FY2017 Budget Invests in Excellent Schools, Quality of Life

Fairfax County Board of Supervisors Increases School Funding by Over 5%

April 19, 2016 – Today, the Fairfax County Board of Supervisors voted to increase funding for schools by $104 million and made strategic investments that protect the quality of life in Fairfax County. In amending County Executive Ed Long’s FY2017 Advertised Budget at “Budget Mark-Up,” the Board voted 7-3 in favor of a $1.13 tax rate for FY2017, an increase from the FY2016 rate of $1.09 per $100 of assessed value. The 4-cent increase will generate approximately $93 million in additional County revenue that will invest in valued County services such as education, public safety and human services.

“This Budget provides a needed booster shot to support our excellent School System and to ensure the quality services our residents expect and rely upon,” Chairman Sharon Bulova said. “Throughout these past months, our Board heard from thousands of residents advocating for an increase in taxes to address our community’s needs.”

Chairman Bulova expressed appreciation to the Virginia General Assembly for increasing State funding for FCPS by an additional $16.8 million. In addition to education, she pointed out that this budget strongly supports public safety in Fairfax County and allocates funding for Diversion First, which provides persons with mental illness treatment rather than incarceration in the case of minor offenses.

“This is a clear indication that we’re committed to investing in what makes our County great: its schools, its employees, and its services,” said Supervisor Jeffrey C. McKay, the Board’s Budget Committee Chairman. “Education is absolutely a top priority -- and this budget reflects that. I’m also pleased to be able to make crucial steps forward in the areas of public safety, human services, parks, libraries, and many of our other vital County services. I have no doubt that our Board’s investment today will have a major positive impact on Fairfax County.”

The major change the Board made to the County Executive’s Advertised Budget was to provide an additional $33.6 million to Schools. This was done by allocating an entire penny of the tax rate and using reallocated funds from Third Quarter Review. With FCPS receiving 52.7% of the County’s General Fund budget, the School Board will have enough funds to address teacher compensation, preserve existing programs, and begin working to decrease class sizes. It is up to the elected officials on the School Board to determine the pay plan for teachers and how to prioritize funding for specific school programs such as language immersion and fourth grade strings.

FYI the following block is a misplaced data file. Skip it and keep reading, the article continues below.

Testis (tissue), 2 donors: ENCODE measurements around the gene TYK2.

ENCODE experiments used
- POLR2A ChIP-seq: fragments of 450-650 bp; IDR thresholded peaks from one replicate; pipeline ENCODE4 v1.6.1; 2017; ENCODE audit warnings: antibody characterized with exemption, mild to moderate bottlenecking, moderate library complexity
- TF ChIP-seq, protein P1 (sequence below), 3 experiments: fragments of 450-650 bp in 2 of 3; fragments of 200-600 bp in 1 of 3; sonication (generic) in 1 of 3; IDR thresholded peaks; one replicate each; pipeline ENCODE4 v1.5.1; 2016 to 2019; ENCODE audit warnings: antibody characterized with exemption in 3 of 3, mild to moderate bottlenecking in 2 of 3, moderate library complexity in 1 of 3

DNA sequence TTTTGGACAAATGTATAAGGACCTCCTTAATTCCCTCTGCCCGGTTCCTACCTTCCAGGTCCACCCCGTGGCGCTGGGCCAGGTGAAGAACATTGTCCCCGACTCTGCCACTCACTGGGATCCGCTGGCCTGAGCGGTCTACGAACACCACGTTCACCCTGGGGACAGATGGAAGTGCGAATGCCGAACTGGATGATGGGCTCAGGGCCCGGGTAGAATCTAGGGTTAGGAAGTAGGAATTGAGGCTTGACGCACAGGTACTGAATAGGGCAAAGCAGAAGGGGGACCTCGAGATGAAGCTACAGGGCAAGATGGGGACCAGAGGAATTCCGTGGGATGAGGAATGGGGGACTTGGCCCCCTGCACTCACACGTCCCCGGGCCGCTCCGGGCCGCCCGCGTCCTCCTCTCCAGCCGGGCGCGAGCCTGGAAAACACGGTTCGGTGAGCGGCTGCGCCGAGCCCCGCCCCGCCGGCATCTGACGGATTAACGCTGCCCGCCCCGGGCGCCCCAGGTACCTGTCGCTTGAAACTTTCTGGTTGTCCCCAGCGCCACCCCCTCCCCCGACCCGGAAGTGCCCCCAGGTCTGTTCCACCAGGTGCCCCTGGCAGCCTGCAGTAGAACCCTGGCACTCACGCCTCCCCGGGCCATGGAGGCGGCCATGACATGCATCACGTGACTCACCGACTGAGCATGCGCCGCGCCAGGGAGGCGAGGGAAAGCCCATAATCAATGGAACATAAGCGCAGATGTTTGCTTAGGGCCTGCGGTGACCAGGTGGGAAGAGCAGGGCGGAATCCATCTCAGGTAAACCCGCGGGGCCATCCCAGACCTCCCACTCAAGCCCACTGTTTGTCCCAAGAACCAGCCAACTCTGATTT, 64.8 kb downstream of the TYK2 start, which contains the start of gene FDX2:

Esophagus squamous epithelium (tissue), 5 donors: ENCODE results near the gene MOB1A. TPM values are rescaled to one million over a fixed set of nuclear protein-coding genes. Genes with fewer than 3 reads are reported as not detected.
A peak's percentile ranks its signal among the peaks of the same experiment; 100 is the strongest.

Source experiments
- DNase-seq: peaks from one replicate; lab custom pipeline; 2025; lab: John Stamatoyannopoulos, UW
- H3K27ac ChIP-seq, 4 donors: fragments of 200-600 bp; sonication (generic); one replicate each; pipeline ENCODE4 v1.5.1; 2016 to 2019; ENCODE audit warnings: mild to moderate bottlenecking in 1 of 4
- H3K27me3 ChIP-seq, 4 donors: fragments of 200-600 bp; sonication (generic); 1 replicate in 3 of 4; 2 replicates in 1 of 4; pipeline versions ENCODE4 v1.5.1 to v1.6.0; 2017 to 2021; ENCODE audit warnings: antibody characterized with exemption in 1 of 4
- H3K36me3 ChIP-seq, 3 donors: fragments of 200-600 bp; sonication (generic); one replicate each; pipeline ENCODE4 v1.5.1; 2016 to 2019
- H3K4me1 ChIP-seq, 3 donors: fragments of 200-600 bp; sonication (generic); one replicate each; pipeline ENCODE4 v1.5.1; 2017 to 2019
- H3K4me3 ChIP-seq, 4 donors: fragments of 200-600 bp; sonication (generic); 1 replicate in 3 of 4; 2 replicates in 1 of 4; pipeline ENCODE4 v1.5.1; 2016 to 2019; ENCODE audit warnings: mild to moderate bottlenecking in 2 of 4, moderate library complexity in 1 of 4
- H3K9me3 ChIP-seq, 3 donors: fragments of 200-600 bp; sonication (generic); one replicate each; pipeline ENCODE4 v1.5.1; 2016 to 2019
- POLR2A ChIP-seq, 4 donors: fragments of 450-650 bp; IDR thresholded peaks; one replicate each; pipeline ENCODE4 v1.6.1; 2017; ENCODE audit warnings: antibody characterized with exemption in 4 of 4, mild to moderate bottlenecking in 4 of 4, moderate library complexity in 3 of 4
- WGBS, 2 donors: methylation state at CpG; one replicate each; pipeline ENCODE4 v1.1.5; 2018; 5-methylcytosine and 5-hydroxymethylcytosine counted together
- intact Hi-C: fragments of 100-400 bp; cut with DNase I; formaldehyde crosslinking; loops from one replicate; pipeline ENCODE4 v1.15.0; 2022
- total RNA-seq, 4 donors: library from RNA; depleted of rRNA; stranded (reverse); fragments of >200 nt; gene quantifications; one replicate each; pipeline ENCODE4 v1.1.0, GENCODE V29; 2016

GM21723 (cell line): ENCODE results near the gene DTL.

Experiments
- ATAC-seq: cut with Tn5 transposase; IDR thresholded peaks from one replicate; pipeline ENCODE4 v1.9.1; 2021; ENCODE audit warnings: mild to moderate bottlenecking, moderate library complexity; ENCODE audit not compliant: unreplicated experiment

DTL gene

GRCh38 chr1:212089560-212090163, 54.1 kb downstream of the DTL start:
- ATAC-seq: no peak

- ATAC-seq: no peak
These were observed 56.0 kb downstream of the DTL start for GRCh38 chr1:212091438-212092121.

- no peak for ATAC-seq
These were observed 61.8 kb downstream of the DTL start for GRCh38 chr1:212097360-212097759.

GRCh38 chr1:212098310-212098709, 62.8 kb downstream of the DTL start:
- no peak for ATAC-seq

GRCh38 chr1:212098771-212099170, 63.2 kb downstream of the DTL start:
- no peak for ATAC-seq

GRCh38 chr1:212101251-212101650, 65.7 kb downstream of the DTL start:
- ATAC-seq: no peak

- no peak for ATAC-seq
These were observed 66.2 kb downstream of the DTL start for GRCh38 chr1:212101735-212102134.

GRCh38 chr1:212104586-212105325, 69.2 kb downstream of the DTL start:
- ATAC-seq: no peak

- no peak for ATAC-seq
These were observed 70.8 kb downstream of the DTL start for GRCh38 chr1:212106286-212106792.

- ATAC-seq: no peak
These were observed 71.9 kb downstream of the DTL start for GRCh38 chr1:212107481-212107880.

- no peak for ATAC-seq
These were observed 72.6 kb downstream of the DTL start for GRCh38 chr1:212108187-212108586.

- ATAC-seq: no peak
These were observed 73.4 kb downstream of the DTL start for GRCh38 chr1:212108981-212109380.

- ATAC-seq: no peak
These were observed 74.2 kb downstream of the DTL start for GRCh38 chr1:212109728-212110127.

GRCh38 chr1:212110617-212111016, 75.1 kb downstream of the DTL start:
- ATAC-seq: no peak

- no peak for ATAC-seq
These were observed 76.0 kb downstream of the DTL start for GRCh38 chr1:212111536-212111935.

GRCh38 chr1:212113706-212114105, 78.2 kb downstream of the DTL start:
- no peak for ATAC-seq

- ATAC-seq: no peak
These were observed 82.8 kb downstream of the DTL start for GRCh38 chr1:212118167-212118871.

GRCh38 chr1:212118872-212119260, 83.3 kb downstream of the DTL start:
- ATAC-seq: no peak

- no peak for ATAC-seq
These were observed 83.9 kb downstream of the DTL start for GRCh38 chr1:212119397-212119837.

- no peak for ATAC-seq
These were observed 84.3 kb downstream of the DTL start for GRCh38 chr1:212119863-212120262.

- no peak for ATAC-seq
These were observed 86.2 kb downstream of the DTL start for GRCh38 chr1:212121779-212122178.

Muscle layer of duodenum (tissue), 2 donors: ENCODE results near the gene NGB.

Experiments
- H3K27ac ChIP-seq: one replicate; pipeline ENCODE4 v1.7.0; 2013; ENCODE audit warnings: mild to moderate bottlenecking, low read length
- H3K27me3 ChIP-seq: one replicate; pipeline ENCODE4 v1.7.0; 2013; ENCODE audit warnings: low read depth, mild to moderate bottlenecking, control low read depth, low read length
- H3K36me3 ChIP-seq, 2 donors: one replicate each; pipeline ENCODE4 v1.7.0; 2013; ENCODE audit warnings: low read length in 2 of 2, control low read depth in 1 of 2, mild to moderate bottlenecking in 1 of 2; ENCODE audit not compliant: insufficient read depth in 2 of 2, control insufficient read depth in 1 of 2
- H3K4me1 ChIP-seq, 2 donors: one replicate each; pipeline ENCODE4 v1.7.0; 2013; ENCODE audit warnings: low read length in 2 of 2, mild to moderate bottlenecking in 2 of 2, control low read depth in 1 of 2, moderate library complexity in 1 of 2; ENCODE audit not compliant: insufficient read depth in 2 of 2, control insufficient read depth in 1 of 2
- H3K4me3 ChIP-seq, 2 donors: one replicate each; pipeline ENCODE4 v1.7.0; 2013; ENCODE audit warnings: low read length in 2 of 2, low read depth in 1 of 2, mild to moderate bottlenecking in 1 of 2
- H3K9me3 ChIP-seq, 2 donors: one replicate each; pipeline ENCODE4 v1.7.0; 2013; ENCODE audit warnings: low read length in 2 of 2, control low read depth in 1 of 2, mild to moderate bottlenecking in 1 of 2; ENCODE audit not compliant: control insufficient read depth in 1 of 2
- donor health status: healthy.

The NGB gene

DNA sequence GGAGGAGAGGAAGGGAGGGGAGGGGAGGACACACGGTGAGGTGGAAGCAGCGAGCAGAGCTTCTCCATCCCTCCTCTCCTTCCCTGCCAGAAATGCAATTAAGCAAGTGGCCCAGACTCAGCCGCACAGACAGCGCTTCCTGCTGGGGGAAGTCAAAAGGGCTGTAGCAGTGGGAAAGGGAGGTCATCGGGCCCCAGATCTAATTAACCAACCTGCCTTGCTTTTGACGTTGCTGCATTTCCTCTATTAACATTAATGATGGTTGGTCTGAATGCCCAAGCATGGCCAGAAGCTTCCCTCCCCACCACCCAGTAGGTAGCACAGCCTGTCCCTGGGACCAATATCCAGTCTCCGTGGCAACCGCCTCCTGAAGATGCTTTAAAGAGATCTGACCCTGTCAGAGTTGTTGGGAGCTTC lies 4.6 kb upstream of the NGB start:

“I would like to thank Chairman Bulova and Supervisor McKay for their leadership in advancing additional financial support for Fairfax County Public Schools. The increase in funding provides our schools the opportunity to make significant and critical investments in teacher compensation, reduce class sizes, and retain vital student programming,” said Pat Hynes, Chairman Fairfax County Public Schools. “I look forward to continuing to work with our community, and with the Board of Supervisors, to solve future budget challenges in the best interest of all residents of Fairfax County.”

Some Details on the Adopted Budget:

In this budget package, the School Operating Transfer increased by $88.4 million, or 4.84% over FY2016. Including School Debt Service and School Capital Needs, total support for schools increased by over $104 million, or 5.18%. By comparison, the non-school side of the County’s General Fund Budget increased by 4.35% (or 4.91% including allocations to County reserves).

Another area of the budget to receive funding includes $7.5 million for recommendations made by the Ad Hoc Police Practices Review Commission, including $3.89 million and additional staff positions for Diversion First. “These investments show the commitment our Board has made to review and implement the recommendations of the Ad Hoc Commission. I look forward to continuing to work with the community to make our Police Department a national model as we examine our options for implementing a civilian review board,” Chairman Bulova said.

County-wide reductions for FY2017 total $13.63 million and 17 fewer positions. The Board has spent many hours on the Lines of Business (LOBs) Review and will continue to provide direction to County staff to address more opportunities for future budget efficiencies.

"It was no doubt a tough budget year," McKay said. "We know that many of our citizens are struggling in this sluggish economy and continued increases in the real estate tax alone cannot fully fund our services. Collaboration between our Board and the School Board, revenue diversification from Richmond, and potential efficiencies in County programming are very important moving forward."

The FY2017 Budget will be formally adopted on April 26, 2016.

More information



Media Contact:

Lindsey Doane
Communications Director
Office of Chairman Sharon Bulova

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